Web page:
Mary Poppins Returns
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All Critics (4)
| Top Critics (1)
| Fresh (1)
| Rotten (3)
Riley gives a sensitive performance as the iconic stranger, but director Andreas Prochaska (a TV veteran who has edited some of Michael Haneke's work) shows less assurance with his film's relentlessly brooding tone.
A western true to the spirit of the genre. [Full review in Spanish]
This takes itself far too seriously and suffers greatly as a result.
Centered on an uninvolving hero, and proceeding in unsurprising ways, the film's cinematographic competence can't compensate for an overwhelming sense of "ok, and?" to the whole endeavor.
A well-written and incredibly tense Austrian Western that takes its time to build an engrossing atmosphere and benefits all the more from a strong cast, a gripping revenge story and a spectacular cinematography that explores the locations to their greatest extent.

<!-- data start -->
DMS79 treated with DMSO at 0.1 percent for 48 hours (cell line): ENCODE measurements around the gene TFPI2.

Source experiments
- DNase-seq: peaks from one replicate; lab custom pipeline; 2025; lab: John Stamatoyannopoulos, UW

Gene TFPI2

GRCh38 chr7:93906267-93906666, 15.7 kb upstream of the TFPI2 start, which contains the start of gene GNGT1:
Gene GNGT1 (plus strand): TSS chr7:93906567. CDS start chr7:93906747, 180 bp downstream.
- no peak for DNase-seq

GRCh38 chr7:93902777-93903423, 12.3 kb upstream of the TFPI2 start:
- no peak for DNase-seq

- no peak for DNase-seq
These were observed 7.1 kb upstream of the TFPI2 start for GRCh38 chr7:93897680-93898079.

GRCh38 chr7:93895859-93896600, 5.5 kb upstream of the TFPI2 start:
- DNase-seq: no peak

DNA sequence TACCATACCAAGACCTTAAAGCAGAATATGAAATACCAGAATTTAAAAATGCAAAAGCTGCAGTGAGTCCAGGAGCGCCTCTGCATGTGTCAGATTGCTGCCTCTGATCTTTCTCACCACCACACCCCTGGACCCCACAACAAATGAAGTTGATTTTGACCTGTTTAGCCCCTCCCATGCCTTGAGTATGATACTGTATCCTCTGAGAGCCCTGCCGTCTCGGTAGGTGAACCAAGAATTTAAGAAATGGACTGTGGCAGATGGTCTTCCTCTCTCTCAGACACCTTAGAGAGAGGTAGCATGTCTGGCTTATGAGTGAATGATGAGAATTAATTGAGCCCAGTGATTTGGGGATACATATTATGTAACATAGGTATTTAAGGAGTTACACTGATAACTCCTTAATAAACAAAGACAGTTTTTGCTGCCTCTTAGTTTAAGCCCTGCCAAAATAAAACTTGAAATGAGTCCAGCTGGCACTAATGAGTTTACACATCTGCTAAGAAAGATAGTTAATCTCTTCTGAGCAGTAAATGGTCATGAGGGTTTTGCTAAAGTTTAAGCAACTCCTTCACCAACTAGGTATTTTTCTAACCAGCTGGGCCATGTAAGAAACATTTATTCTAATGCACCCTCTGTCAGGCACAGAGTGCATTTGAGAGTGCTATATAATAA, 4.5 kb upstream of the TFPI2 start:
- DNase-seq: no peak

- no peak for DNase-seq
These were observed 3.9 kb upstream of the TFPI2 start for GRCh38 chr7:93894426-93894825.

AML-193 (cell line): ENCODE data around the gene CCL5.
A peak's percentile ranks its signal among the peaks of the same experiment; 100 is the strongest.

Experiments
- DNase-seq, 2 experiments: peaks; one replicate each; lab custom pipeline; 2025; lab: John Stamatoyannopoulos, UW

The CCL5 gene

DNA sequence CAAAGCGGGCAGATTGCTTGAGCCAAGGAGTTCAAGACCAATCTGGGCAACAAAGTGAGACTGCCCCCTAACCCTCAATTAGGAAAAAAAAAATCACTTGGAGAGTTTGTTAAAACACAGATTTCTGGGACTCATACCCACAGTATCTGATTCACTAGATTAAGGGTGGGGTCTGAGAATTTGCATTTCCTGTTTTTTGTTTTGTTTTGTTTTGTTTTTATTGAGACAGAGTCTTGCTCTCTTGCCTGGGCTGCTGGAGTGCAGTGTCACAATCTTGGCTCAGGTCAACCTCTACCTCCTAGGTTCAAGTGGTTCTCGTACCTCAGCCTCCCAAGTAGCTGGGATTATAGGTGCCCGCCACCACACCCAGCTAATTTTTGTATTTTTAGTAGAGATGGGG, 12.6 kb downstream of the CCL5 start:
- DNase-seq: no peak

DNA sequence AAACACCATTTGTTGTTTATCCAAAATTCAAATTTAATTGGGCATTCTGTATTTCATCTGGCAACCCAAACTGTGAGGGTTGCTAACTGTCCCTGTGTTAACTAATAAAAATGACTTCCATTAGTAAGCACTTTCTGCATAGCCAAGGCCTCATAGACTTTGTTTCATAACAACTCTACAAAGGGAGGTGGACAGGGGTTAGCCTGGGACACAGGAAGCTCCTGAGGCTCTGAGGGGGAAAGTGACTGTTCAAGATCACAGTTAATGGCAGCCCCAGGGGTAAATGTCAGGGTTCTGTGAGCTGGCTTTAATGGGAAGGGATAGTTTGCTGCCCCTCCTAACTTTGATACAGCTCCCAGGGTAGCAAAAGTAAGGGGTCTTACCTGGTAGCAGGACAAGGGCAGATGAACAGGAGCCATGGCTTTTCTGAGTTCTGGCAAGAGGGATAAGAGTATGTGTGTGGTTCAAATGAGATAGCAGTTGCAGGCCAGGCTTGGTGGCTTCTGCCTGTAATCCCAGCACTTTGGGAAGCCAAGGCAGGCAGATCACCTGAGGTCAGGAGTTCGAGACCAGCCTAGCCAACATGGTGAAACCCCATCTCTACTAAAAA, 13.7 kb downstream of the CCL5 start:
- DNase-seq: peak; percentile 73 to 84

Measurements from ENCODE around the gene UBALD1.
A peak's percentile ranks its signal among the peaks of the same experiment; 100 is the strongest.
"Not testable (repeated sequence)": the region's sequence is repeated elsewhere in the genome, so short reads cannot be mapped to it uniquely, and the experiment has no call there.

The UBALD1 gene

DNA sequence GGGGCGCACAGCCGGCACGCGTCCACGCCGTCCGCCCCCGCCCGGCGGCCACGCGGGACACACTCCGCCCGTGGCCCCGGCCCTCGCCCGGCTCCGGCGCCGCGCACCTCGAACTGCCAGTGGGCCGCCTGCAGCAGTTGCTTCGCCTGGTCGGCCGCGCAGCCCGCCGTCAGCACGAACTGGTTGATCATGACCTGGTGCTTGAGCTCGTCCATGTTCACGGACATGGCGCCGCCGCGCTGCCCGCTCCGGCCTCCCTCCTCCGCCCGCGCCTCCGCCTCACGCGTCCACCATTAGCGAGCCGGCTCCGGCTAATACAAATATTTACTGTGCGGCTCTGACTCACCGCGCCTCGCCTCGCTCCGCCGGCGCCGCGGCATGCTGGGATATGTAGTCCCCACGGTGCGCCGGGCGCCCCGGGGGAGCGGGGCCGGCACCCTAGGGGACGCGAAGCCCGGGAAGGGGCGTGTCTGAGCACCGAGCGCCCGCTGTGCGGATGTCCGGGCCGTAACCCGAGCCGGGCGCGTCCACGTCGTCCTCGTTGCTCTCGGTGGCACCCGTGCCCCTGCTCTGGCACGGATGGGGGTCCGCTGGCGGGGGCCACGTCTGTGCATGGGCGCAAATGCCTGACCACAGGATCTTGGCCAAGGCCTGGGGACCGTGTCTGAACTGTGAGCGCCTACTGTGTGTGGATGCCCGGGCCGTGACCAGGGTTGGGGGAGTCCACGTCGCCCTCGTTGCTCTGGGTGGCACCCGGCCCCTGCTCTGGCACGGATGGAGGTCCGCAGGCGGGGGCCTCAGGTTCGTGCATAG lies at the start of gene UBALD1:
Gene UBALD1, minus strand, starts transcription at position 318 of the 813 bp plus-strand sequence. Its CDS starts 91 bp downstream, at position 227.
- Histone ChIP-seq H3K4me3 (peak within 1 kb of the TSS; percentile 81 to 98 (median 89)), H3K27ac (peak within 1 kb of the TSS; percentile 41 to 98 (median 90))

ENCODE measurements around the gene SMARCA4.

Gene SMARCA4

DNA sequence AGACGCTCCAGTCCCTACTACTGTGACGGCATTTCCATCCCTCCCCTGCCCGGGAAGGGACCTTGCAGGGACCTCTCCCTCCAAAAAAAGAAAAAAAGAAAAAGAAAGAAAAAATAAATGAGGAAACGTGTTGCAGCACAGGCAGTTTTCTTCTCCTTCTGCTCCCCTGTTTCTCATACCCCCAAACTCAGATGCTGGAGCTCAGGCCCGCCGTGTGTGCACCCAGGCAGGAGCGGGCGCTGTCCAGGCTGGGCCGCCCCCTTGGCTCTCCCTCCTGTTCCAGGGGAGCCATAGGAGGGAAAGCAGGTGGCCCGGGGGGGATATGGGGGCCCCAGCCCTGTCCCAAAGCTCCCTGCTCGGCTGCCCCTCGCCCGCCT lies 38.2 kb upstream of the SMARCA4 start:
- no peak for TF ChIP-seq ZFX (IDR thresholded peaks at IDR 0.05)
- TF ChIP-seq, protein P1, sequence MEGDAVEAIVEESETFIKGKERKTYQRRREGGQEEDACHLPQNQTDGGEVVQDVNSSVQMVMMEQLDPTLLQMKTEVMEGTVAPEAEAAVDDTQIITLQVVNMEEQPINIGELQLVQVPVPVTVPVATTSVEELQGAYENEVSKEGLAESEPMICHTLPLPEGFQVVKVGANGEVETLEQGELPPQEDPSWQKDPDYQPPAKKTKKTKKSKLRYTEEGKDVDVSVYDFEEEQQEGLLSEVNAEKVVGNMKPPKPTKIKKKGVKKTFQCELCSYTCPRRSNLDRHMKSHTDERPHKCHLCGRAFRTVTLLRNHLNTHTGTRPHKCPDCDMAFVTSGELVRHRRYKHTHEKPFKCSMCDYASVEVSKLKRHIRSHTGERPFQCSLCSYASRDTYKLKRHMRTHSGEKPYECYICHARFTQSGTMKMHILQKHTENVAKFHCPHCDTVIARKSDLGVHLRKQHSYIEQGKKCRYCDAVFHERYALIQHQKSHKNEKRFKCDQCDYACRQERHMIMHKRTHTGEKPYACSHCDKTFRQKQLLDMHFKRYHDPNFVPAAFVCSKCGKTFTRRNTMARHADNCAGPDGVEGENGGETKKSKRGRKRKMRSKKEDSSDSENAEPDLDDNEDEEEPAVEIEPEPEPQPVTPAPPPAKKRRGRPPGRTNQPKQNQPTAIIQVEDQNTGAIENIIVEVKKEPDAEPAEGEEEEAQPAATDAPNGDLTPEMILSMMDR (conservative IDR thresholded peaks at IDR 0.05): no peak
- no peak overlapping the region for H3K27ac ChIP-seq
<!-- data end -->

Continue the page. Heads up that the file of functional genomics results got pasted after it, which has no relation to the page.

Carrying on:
In "The Dark Valley," Greider(Sam Riley), a photographer, travels to a remote valley. Luckily, there is room at the inn run by Luzi(Paula Beer) and her aunt. In return, Luzi asks Greider for a photo of her and her fiance Lukas(Thomas Schubert), before their wedding. She also tries to warn Greider about how the town may be too tough for him, before he finds out firsthand.
"The Dark Valley" is certainly a well-filmed movie, and the photography angle is an intriguing one. But really, there is nothing else to separate this movie from every other slow moving, obvious, violent 19th century tale of revenge that you have seen before. Well, it is in German...does that count?
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